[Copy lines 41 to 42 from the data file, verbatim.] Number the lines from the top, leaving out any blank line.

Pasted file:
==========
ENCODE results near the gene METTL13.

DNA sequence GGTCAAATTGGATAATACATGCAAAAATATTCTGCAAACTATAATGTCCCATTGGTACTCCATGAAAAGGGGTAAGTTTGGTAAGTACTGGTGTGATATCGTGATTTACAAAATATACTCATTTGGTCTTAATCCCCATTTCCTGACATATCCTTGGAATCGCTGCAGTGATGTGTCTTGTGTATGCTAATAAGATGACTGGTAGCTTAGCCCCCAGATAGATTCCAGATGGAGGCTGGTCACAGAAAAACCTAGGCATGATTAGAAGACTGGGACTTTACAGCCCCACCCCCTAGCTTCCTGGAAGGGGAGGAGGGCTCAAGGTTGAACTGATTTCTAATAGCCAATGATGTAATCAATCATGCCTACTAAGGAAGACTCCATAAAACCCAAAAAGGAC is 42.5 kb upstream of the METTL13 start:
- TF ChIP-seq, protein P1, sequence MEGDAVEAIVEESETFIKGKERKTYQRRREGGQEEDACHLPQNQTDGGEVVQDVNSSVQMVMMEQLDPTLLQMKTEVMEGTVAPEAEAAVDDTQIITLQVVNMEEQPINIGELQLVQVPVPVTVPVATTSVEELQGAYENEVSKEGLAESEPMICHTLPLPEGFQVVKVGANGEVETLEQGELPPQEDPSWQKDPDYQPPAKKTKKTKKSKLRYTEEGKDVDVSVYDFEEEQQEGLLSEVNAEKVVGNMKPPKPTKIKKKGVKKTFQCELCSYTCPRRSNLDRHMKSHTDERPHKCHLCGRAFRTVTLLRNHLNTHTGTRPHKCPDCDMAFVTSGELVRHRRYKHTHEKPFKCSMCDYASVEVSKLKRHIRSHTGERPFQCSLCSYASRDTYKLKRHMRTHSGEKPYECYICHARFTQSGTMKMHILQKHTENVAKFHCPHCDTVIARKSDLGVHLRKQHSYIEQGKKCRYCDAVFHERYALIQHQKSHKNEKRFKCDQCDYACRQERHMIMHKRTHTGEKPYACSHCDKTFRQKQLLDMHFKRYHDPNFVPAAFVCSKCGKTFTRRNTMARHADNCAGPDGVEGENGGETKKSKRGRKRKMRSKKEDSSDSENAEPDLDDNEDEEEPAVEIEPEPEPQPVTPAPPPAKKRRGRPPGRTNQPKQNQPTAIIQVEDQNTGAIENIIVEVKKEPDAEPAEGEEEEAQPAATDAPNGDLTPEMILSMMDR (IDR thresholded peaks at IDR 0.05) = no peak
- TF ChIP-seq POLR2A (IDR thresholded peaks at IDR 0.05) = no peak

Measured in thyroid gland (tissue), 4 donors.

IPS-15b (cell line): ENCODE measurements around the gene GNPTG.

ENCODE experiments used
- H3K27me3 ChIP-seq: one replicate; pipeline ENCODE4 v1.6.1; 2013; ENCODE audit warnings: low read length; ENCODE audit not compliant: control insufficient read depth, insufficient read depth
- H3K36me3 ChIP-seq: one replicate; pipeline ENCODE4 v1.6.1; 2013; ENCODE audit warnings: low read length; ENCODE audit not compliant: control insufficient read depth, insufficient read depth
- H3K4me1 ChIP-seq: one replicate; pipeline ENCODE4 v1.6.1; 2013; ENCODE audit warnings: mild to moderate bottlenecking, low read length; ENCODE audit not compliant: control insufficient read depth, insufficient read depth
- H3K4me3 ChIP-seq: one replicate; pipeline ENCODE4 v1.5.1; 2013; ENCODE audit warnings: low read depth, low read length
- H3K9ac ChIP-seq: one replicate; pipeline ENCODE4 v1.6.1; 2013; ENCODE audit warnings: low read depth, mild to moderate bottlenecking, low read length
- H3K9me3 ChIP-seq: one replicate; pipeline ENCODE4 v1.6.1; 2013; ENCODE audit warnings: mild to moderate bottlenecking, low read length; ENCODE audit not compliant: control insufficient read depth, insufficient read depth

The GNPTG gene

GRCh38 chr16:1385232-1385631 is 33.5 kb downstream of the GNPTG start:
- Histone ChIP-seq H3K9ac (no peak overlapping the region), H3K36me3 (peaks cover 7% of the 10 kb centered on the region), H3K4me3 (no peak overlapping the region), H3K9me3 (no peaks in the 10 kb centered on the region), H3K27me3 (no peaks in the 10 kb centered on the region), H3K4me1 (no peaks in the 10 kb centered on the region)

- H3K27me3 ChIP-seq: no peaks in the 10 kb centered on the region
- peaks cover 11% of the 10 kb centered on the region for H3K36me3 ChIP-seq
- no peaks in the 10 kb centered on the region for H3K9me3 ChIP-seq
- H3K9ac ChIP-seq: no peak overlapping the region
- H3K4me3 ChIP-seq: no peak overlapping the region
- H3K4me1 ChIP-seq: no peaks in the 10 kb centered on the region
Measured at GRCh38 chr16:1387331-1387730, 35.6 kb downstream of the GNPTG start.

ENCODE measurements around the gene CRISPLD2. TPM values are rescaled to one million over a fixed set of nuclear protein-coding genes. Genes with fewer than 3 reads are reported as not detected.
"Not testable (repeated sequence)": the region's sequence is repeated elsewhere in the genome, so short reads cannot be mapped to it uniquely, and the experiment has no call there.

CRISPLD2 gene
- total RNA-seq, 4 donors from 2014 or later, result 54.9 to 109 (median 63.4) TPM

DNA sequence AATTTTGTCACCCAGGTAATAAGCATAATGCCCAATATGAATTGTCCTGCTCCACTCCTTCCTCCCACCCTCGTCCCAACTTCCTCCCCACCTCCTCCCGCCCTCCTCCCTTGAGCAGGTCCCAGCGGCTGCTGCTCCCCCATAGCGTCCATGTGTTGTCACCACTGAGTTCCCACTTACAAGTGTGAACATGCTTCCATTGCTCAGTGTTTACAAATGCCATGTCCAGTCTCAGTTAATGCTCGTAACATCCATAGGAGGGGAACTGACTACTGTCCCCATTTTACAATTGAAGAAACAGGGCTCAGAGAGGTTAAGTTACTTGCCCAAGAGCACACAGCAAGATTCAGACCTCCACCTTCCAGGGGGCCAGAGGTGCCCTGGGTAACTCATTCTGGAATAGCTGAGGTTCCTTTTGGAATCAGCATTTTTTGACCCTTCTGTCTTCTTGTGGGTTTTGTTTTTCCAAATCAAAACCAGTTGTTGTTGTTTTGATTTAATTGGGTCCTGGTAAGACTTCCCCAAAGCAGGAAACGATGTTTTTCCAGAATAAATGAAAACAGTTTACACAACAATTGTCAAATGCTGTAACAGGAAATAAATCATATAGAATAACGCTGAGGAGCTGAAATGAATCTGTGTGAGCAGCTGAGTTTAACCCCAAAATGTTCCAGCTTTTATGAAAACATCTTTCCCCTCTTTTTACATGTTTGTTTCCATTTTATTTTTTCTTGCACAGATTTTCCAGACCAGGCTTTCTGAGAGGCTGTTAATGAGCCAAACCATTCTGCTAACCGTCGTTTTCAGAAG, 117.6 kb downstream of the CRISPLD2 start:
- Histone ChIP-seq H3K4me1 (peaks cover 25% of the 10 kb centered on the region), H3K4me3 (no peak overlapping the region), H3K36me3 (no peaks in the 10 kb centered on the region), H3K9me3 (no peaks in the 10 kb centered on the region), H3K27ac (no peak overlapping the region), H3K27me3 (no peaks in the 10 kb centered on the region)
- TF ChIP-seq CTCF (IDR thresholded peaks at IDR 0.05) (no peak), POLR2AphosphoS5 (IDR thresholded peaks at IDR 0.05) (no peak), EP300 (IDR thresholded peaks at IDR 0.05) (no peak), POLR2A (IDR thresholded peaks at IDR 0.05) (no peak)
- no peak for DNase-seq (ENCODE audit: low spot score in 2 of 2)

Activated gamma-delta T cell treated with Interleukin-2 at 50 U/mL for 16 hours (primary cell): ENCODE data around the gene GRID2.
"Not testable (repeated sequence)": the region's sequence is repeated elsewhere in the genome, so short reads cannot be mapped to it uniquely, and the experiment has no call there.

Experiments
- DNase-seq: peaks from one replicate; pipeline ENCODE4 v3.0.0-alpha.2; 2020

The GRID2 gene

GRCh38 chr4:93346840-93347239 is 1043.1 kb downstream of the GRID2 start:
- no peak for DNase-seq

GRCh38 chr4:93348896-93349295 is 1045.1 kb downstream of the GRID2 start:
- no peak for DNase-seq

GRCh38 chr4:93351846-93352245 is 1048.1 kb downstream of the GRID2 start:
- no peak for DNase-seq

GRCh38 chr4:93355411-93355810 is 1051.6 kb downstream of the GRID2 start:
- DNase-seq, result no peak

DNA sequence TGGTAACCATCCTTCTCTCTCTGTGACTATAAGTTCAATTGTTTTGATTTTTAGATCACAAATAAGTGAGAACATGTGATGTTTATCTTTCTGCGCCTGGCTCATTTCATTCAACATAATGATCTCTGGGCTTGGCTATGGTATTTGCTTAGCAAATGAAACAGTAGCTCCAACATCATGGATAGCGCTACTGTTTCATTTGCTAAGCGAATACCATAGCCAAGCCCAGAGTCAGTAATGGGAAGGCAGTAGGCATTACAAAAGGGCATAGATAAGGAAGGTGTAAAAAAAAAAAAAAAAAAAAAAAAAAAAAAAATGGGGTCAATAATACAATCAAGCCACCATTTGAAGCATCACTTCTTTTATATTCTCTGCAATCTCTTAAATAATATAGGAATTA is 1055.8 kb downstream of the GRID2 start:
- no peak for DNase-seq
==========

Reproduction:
GRCh38 chr4:93351846-93352245 is 1048.1 kb downstream of the GRID2 start:
- no peak for DNase-seq